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By Mary Fan
Arizona Daily Wildcat
September 19, 1997

Forum demonstrates women bring 'perspective, experience' to politics


Charles C. Labenz
Arizona Daily Wildcat

Political Science Professor Lyn Ragsdale will be speaking at the Women in Congress Symposium, to be held at Northern Arizona University tomorrow.

The role of women in politics will be the focus of the Women in Congress Symposium to be held tomorrow at Northern Arizona University in Flagstaff.

In a free public forum, panels of academics will discuss trends and figures they have found surrounding women in politics. Political figures will share their battle stories and personal experiences.

Lyn Ragsdale, University of Arizona professor of political science, will be one of the panel members.

"The panels will discuss the difference between theory and practice of women running and serving in office," said Lyn Larson, one of the symposium's coordinators.

For those in Tucson who wish to watch the event without making the trip to NAU, it will be televised live in Room C116 at the Community Campus of Pima Community College from 7:30 a.m. to 8 p.m. Community Campus is located at 1901 N. Stone Ave.

Such political figures as former congresswoman Karan English, current Rep. Matt Salmon and Secretary of State Betsy Bayless will speak at the event.

Part of the forum's purpose is to give the public an up close and personal experience with these public figures, Larson said.

"The main emphasis is that these are people - they are not just pictures on the television screen," Larson said.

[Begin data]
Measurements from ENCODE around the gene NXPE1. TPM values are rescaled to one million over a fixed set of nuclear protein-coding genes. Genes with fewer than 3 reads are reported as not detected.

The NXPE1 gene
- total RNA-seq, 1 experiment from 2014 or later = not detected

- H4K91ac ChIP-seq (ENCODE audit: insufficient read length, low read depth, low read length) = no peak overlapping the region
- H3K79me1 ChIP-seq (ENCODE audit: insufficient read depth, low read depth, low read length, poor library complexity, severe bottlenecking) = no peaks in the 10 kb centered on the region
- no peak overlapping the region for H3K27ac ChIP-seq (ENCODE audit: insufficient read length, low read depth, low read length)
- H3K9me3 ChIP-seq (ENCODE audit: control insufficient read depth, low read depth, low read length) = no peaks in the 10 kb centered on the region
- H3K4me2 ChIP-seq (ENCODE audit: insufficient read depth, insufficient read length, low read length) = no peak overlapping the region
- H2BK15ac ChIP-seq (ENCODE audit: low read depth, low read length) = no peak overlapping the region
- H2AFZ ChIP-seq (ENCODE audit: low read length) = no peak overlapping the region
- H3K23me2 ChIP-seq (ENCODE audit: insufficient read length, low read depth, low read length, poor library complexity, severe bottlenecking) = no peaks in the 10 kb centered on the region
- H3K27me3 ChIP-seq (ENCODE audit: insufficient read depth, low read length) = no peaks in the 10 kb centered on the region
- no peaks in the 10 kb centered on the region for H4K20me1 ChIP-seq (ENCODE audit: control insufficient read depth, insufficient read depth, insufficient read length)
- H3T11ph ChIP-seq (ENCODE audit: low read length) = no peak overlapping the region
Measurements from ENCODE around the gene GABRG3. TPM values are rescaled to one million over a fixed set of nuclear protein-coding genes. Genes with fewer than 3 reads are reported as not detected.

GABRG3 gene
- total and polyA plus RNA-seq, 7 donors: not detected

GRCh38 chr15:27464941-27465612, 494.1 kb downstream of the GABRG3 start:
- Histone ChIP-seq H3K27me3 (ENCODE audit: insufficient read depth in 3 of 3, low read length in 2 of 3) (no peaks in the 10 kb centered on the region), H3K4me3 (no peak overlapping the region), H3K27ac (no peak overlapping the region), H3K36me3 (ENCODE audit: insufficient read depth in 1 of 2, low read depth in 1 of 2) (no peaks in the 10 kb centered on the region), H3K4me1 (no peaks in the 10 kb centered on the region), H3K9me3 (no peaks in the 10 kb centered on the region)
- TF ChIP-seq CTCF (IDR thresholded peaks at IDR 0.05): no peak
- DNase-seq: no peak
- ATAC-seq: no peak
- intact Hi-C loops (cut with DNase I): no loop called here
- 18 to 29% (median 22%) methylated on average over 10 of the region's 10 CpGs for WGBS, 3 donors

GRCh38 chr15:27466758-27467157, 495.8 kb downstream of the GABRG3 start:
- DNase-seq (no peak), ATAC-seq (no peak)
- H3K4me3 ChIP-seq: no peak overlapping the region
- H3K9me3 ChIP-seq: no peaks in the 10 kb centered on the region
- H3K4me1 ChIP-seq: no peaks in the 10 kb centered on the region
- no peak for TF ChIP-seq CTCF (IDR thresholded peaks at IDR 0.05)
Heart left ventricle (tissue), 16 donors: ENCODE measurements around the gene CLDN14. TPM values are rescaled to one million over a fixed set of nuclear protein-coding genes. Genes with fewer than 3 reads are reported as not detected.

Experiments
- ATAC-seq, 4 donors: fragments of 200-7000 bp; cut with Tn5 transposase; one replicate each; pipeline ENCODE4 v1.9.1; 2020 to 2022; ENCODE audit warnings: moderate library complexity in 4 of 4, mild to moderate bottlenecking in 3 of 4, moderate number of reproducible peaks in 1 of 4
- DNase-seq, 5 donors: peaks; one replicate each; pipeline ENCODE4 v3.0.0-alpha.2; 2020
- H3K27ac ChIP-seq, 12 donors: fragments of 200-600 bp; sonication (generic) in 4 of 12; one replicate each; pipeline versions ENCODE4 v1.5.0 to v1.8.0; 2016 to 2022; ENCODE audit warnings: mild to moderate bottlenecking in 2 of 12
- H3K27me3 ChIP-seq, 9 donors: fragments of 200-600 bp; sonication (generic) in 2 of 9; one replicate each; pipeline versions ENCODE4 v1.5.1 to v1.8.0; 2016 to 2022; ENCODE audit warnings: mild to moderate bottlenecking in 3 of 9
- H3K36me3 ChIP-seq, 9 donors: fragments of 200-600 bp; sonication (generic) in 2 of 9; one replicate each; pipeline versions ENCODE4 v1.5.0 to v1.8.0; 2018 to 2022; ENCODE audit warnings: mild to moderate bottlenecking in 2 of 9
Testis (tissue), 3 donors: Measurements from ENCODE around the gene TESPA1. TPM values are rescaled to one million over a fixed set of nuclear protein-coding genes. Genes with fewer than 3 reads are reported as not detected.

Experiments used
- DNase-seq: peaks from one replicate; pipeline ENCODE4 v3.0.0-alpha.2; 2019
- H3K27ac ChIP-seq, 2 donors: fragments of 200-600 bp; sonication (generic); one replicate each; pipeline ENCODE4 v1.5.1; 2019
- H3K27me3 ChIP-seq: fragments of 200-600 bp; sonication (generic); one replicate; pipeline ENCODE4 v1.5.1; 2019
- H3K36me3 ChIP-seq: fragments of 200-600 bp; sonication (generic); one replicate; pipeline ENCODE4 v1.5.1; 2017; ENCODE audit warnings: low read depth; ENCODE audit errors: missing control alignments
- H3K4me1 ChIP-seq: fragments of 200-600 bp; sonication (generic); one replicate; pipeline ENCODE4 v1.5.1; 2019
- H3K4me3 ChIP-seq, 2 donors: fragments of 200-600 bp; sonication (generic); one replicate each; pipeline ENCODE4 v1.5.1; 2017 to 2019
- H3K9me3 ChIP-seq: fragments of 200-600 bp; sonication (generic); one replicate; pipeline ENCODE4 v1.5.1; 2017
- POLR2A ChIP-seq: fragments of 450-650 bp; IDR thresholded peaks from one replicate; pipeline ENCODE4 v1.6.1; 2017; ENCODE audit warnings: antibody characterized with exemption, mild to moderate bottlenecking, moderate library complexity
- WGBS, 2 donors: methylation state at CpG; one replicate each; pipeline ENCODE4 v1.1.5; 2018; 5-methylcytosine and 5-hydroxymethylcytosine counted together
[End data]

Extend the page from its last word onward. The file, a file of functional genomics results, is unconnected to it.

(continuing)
The symposium seeks to bring the issue of women in politics before the public.

"It is valuable for the public to see how politics change when you elect women to Congress," said Harriet Young, adjunct professor of political science at NAU and one of the symposium's coordinators.

By having women who have held office relate their experiences, the symposium takes a different approach from the statistical analysis often used in studies examining trends in politics. This is important, Young said, because statistical analyses cannot paint as accurate a picture due to the small number of women in Congress.

The symposium may prove valuable in increasing that number, Young said.

"The more it is seen that women are running the more women will feel encouraged to take the risk and run themselves," Young said.

Salmon is attending the event to show his support for increasing the number of women who choose to run for Congress, said his Deputy District Director Steve Voeller.

"Women bring unique perspective and experience to the political debate," Voeller said.

The symposium organizers also wish to encourage youth to attend the conference and feel comfortable with their government.

"We hope to show that government is not a woolly black beast - it's people doing what they think is best for the people as a whole," Larson said.

The symposium will be held in NAU's Cline Library Assembly Hall.

For $15, audience members may attend an optional luncheon with the speakers. For further information, contact the NAU Office of Public Affairs at (520) 523-6125.

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